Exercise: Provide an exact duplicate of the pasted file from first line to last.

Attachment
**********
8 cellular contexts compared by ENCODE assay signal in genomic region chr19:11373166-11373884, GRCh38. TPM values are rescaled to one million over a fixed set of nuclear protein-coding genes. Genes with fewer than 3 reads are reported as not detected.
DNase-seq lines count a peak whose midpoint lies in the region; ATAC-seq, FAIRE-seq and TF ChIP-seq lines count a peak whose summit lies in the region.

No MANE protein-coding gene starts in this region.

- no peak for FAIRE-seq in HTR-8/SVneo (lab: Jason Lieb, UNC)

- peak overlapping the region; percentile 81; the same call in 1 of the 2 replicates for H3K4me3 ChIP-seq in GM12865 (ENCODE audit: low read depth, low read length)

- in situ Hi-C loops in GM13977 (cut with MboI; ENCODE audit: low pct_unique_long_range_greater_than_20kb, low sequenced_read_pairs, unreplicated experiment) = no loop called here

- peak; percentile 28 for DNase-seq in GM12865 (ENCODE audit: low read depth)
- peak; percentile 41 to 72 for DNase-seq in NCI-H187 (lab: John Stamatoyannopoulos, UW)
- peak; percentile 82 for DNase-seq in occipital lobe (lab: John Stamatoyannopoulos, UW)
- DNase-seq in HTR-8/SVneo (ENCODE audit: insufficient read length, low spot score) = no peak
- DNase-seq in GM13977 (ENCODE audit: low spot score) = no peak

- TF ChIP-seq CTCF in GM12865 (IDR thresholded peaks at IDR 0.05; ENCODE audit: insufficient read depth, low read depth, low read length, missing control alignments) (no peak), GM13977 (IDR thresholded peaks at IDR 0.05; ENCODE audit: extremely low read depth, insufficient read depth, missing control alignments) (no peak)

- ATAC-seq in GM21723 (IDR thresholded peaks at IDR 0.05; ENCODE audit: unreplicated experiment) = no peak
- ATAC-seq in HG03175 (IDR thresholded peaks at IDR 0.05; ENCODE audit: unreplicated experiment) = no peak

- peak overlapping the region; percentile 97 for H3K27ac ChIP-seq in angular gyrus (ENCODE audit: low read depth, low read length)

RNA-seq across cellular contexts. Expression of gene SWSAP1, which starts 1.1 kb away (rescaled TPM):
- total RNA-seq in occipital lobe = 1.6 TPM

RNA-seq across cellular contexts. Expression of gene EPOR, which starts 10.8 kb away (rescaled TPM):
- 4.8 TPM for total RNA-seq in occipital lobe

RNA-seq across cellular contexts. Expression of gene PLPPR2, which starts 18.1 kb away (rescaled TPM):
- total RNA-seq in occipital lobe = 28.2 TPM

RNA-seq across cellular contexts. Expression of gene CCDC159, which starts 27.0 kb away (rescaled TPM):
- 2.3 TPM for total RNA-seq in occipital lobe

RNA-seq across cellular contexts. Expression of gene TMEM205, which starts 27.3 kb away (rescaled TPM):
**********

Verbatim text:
8 cellular contexts compared by ENCODE assay signal in genomic region chr19:11373166-11373884, GRCh38. TPM values are rescaled to one million over a fixed set of nuclear protein-coding genes. Genes with fewer than 3 reads are reported as not detected.
DNase-seq lines count a peak whose midpoint lies in the region; ATAC-seq, FAIRE-seq and TF ChIP-seq lines count a peak whose summit lies in the region.

No MANE protein-coding gene starts in this region.

- no peak for FAIRE-seq in HTR-8/SVneo (lab: Jason Lieb, UNC)

- peak overlapping the region; percentile 81; the same call in 1 of the 2 replicates for H3K4me3 ChIP-seq in GM12865 (ENCODE audit: low read depth, low read length)

- in situ Hi-C loops in GM13977 (cut with MboI; ENCODE audit: low pct_unique_long_range_greater_than_20kb, low sequenced_read_pairs, unreplicated experiment) = no loop called here

- peak; percentile 28 for DNase-seq in GM12865 (ENCODE audit: low read depth)
- peak; percentile 41 to 72 for DNase-seq in NCI-H187 (lab: John Stamatoyannopoulos, UW)
- peak; percentile 82 for DNase-seq in occipital lobe (lab: John Stamatoyannopoulos, UW)
- DNase-seq in HTR-8/SVneo (ENCODE audit: insufficient read length, low spot score) = no peak
- DNase-seq in GM13977 (ENCODE audit: low spot score) = no peak

- TF ChIP-seq CTCF in GM12865 (IDR thresholded peaks at IDR 0.05; ENCODE audit: insufficient read depth, low read depth, low read length, missing control alignments) (no peak), GM13977 (IDR thresholded peaks at IDR 0.05; ENCODE audit: extremely low read depth, insufficient read depth, missing control alignments) (no peak)

- ATAC-seq in GM21723 (IDR thresholded peaks at IDR 0.05; ENCODE audit: unreplicated experiment) = no peak
- ATAC-seq in HG03175 (IDR thresholded peaks at IDR 0.05; ENCODE audit: unreplicated experiment) = no peak

- peak overlapping the region; percentile 97 for H3K27ac ChIP-seq in angular gyrus (ENCODE audit: low read depth, low read length)

RNA-seq across cellular contexts. Expression of gene SWSAP1, which starts 1.1 kb away (rescaled TPM):
- total RNA-seq in occipital lobe = 1.6 TPM

RNA-seq across cellular contexts. Expression of gene EPOR, which starts 10.8 kb away (rescaled TPM):
- 4.8 TPM for total RNA-seq in occipital lobe

RNA-seq across cellular contexts. Expression of gene PLPPR2, which starts 18.1 kb away (rescaled TPM):
- total RNA-seq in occipital lobe = 28.2 TPM

RNA-seq across cellular contexts. Expression of gene CCDC159, which starts 27.0 kb away (rescaled TPM):
- 2.3 TPM for total RNA-seq in occipital lobe

RNA-seq across cellular contexts. Expression of gene TMEM205, which starts 27.3 kb away (rescaled TPM):